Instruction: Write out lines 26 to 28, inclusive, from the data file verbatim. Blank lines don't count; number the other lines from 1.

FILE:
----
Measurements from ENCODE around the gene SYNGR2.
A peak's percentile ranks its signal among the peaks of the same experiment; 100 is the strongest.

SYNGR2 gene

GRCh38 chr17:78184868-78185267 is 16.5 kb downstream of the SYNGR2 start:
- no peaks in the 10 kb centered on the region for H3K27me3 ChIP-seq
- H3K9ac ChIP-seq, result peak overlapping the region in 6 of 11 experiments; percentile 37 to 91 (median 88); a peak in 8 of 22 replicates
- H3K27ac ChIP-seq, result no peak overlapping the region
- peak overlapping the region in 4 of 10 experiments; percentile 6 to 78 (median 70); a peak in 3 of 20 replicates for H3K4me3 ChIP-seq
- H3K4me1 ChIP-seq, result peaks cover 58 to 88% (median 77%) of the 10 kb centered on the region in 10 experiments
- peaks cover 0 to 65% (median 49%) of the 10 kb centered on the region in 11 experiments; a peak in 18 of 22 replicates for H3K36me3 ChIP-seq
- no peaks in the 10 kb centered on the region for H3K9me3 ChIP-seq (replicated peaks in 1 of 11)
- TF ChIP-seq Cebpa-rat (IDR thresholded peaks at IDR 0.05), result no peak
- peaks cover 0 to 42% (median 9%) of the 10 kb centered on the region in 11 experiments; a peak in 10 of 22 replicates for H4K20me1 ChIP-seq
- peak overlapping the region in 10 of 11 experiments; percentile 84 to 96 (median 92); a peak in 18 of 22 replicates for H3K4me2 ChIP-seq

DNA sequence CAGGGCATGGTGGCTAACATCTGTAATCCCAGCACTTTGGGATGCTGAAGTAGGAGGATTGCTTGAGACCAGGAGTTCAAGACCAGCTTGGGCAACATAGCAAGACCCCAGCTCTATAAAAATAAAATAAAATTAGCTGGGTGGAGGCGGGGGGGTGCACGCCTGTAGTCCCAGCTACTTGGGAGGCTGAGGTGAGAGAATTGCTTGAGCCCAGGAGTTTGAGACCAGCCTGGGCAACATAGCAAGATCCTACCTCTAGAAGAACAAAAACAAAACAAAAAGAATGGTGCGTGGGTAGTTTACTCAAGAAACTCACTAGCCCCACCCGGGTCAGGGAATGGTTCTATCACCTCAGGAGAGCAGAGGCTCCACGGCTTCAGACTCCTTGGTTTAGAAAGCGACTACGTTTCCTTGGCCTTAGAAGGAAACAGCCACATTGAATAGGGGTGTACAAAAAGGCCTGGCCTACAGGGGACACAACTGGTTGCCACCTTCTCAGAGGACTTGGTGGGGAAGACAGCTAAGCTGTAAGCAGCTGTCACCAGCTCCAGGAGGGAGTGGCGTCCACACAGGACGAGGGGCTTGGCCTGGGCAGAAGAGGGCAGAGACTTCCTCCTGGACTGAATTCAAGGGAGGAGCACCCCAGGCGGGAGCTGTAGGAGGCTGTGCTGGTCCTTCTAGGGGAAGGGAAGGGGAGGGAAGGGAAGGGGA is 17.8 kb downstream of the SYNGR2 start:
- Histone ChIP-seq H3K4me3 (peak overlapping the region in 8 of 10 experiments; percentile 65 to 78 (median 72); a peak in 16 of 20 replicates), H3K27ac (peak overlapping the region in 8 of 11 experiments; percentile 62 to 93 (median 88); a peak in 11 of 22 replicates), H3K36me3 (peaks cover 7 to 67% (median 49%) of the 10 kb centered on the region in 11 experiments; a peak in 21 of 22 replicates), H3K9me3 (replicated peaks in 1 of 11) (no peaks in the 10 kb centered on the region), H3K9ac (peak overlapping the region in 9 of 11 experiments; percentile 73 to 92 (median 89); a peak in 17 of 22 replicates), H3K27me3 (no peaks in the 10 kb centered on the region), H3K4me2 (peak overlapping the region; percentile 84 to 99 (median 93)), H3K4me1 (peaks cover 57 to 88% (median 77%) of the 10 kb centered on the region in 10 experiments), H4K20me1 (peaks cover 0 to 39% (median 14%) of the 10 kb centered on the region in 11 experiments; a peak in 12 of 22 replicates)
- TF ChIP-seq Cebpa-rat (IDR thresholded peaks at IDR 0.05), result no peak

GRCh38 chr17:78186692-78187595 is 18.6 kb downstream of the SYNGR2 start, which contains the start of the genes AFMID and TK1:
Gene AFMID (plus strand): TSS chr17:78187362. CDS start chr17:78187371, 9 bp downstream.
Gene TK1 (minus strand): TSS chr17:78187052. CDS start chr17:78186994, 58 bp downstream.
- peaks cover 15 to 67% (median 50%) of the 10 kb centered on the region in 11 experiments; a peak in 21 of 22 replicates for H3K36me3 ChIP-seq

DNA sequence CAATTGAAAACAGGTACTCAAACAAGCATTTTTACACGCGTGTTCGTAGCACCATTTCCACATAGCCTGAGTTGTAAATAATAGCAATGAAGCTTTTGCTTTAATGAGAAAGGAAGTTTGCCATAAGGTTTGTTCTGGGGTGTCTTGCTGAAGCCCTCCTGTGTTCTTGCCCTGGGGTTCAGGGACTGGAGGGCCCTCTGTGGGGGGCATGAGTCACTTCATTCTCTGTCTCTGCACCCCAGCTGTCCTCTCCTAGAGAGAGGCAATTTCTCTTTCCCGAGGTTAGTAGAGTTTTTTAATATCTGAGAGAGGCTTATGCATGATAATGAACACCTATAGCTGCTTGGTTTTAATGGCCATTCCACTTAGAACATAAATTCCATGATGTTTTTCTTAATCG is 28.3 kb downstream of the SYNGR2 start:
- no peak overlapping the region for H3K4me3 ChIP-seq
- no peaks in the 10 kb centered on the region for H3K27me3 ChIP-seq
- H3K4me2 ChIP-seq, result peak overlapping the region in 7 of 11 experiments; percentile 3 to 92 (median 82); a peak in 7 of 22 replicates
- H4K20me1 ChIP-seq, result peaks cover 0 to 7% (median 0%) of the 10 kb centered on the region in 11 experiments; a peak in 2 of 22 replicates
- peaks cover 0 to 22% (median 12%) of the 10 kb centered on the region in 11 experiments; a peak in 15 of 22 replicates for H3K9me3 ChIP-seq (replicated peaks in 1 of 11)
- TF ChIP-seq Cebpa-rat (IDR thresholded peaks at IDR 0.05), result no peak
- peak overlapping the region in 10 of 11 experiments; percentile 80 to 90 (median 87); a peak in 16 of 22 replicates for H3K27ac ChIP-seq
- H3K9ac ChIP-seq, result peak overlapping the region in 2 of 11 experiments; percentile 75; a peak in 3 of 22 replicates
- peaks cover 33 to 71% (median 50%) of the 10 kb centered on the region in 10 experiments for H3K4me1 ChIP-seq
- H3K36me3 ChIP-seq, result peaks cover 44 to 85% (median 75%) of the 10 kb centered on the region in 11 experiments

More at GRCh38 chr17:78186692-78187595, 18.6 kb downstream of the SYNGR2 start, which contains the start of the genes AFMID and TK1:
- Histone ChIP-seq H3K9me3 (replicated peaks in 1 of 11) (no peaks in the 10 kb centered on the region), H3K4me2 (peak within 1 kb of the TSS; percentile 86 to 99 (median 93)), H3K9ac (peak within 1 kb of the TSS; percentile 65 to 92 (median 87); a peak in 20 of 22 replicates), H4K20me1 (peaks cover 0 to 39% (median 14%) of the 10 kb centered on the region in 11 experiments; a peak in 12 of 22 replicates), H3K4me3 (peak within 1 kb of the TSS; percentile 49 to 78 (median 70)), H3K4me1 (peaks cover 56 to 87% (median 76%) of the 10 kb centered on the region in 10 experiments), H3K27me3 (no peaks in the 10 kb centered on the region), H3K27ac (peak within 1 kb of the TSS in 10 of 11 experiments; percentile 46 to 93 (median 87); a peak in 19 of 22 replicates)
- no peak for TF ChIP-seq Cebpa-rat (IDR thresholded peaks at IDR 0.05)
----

- H4K20me1 ChIP-seq, result peaks cover 0 to 7% (median 0%) of the 10 kb centered on the region in 11 experiments; a peak in 2 of 22 replicates
- peaks cover 0 to 22% (median 12%) of the 10 kb centered on the region in 11 experiments; a peak in 15 of 22 replicates for H3K9me3 ChIP-seq (replicated peaks in 1 of 11)
- TF ChIP-seq Cebpa-rat (IDR thresholded peaks at IDR 0.05), result no peak